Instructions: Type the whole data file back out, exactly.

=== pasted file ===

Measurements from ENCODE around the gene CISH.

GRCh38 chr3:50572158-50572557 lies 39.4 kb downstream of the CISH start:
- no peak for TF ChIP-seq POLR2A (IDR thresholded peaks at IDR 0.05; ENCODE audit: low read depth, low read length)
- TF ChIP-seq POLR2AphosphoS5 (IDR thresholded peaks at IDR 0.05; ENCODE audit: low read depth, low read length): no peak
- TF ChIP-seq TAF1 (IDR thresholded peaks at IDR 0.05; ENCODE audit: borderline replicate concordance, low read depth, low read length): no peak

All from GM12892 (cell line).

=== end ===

Measurements from ENCODE around the gene CISH.

GRCh38 chr3:50572158-50572557 lies 39.4 kb downstream of the CISH start:
- no peak for TF ChIP-seq POLR2A (IDR thresholded peaks at IDR 0.05; ENCODE audit: low read depth, low read length)
- TF ChIP-seq POLR2AphosphoS5 (IDR thresholded peaks at IDR 0.05; ENCODE audit: low read depth, low read length): no peak
- TF ChIP-seq TAF1 (IDR thresholded peaks at IDR 0.05; ENCODE audit: borderline replicate concordance, low read depth, low read length): no peak

All from GM12892 (cell line).